Saturday, July 23, 2011

Required Labeling for Organic Foods

Susan Brannon
23 July 2011

If we want to stay away from GMO food products and ban GMO food brands, it is a good idea to understand the requirements for the labeling of organic foods.  Legalities, food, food safety and labeling can be confusing.  Some items on the shelf can give the impression that a product is organic, but it is not.  The label can say, "All Natural"  and the word natural does not mean organic.  The same goes for cosmetics and shampoos.  A person must take their time while shopping and learn the marketing strategies that the companies use to sell their products.  Read the ingredients.

Someone once told me, if you can't pronounce it, then don't buy it!  As of this day, I use this as a rule of thumb.  (Thank God for iphones, now I can look up an ingredient on the spot!)
The labeling of organic foods is very costly for the companies and I have noticed that many chains now stay away from the legal requirement of labeling, and instead say that "blaugh blaugh blaugh stands by this product as organic" Again, we become at the mercy of trusting the company that produces the products that we put into our bodies.

  • A truly certified organic product must first have the USDA organic seal.
  • It should wear the label "100% organic"
To acquire the label  the following standards must be met:
  • Organic meats must come from animals who have not been given hormones or antibiotics.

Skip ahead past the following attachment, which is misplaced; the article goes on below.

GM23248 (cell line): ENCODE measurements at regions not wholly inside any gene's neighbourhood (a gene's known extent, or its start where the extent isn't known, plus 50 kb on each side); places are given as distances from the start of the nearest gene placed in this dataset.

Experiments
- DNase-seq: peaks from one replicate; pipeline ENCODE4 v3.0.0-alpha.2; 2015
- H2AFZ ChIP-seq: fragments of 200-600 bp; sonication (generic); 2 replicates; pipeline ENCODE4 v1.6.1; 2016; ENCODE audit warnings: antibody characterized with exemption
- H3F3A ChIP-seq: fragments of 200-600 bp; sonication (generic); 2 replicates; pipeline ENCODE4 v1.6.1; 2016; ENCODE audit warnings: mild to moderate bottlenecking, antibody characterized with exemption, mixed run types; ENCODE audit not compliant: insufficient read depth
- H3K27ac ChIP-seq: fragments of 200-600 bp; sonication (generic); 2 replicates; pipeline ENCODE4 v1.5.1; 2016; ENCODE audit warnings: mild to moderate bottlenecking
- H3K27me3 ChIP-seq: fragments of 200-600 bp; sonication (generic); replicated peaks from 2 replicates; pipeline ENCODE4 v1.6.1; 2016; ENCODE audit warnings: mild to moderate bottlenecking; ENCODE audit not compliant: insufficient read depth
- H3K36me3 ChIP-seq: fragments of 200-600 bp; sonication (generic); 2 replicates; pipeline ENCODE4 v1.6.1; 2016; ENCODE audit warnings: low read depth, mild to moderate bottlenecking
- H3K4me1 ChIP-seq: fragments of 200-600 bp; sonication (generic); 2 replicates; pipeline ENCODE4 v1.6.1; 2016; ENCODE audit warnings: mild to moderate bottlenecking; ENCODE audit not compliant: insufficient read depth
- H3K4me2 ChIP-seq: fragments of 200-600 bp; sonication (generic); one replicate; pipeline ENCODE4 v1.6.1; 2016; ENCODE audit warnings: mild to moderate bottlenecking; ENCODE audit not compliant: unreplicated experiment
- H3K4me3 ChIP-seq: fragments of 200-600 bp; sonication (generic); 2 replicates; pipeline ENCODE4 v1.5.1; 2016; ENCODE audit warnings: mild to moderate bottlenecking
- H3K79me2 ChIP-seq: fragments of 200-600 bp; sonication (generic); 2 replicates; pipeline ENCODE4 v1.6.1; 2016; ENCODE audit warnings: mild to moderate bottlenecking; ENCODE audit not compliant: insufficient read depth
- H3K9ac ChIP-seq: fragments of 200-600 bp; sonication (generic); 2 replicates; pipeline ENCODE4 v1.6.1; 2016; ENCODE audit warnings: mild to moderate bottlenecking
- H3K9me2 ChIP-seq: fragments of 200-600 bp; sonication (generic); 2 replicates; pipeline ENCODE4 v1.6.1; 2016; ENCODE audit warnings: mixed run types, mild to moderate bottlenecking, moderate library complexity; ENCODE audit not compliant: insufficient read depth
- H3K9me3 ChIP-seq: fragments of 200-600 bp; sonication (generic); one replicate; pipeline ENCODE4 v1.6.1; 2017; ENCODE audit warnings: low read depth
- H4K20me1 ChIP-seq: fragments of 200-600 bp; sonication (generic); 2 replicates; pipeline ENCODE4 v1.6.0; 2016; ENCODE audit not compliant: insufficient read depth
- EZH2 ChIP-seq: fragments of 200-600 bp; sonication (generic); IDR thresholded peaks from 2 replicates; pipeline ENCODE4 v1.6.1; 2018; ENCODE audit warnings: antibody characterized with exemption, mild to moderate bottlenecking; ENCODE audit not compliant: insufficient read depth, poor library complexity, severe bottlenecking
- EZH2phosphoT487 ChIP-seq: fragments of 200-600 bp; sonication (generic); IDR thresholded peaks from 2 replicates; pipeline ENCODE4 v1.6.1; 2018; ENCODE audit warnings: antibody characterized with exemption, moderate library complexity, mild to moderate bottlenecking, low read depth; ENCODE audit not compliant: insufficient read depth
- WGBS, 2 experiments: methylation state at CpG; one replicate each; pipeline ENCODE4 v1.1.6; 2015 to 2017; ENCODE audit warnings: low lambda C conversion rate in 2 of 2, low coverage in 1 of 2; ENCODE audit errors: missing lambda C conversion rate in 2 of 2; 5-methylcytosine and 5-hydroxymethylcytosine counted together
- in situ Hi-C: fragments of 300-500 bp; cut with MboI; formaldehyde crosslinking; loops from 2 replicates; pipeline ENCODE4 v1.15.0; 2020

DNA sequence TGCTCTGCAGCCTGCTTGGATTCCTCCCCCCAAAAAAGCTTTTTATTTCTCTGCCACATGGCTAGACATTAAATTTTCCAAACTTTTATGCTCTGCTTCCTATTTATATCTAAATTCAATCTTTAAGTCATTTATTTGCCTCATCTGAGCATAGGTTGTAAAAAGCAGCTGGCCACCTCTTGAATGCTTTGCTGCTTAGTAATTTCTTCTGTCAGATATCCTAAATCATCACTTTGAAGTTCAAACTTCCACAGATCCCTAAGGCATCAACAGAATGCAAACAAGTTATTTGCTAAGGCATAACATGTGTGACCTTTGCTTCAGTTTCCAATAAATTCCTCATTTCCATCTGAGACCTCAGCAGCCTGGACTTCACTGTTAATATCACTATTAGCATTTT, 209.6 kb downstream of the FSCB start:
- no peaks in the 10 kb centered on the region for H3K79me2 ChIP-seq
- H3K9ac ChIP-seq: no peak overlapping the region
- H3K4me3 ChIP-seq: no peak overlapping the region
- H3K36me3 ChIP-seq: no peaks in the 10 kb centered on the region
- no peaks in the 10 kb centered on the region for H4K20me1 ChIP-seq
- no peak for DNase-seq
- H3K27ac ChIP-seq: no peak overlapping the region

• Organic foods cannot be grown or produced with the use of conventional pesticides, synthetic fertilizers, bioengineering, or radiation.
  • Organic eggs, poultry, cheeses and other dairy products must come from animals given no hormones or antibiotics and must be produced without pesticides.
  • Produced by farmers and/or companies that practice, or highly emphasize, renewable resources and water and soil conservation.
  • A government-approved certifier visits where the food is being processed or grown to ensure that all standards are being met before a food item can be labeled "organic." 
The company that uses the USDA Organic label can be fined  up to $11,000 per violation.

There are two things to keep in mind:
  • Food companies and farms selling under $5,000 a year worth of food items are not allowed to use the organic label because they're exempt.
  • The U.S. Department of Agriculture places no restrictions on other labeling claims such as free-range, sustainable harvest, or no growth hormones.
Related articles:

 For more reading go to the USDA Organic website

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